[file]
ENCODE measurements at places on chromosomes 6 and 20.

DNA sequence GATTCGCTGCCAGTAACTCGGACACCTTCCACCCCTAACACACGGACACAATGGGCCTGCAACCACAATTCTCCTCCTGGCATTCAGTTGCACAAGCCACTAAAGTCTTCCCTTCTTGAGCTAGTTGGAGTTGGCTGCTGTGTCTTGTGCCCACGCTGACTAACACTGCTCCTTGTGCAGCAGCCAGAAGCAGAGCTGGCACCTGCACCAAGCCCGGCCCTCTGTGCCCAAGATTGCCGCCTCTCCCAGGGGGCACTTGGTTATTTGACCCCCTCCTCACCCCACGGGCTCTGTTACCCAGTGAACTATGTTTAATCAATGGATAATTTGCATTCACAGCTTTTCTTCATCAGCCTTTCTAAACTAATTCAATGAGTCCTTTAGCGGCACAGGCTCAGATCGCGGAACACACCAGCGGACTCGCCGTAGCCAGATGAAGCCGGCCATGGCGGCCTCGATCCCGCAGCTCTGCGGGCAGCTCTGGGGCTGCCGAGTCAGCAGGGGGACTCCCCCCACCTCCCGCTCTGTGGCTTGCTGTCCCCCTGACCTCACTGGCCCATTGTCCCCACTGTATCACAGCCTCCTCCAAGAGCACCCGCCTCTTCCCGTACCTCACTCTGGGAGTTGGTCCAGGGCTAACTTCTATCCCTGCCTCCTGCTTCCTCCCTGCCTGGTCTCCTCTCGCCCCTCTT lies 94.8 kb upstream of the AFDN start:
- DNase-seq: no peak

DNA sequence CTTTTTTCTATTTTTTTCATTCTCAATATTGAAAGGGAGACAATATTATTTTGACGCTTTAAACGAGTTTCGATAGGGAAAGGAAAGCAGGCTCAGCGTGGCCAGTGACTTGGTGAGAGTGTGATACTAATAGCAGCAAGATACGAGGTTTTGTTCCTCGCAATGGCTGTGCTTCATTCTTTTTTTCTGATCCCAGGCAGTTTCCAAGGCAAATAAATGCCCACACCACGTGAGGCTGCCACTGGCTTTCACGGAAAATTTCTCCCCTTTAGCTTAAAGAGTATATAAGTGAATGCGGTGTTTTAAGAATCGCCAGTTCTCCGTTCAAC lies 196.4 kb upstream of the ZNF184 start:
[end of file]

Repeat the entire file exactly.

ENCODE measurements at places on chromosomes 6 and 20.

DNA sequence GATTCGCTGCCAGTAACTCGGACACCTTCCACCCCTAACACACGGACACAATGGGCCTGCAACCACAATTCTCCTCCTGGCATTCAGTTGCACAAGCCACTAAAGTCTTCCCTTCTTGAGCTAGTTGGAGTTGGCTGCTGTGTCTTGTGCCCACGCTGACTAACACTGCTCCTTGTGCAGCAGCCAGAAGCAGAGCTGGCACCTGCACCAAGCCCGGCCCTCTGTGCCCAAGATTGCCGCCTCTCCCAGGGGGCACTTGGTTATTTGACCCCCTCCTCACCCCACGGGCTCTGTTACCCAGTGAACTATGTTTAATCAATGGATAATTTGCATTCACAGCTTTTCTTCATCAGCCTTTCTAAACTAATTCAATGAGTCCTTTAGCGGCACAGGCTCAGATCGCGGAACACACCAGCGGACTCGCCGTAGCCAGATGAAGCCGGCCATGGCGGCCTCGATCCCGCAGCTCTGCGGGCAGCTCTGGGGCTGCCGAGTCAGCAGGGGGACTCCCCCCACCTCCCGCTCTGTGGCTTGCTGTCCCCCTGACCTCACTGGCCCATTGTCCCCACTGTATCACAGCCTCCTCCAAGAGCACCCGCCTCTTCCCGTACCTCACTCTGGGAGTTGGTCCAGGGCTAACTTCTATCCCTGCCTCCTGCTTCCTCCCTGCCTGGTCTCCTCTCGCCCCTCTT lies 94.8 kb upstream of the AFDN start:
- DNase-seq: no peak

DNA sequence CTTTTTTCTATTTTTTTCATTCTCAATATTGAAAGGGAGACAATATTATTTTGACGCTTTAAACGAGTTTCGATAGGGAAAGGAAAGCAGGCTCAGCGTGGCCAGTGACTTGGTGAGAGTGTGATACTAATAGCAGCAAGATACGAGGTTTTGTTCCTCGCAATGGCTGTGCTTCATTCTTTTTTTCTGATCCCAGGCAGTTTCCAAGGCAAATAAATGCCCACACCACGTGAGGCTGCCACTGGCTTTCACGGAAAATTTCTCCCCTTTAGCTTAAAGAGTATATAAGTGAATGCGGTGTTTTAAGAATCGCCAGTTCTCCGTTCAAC lies 196.4 kb upstream of the ZNF184 start: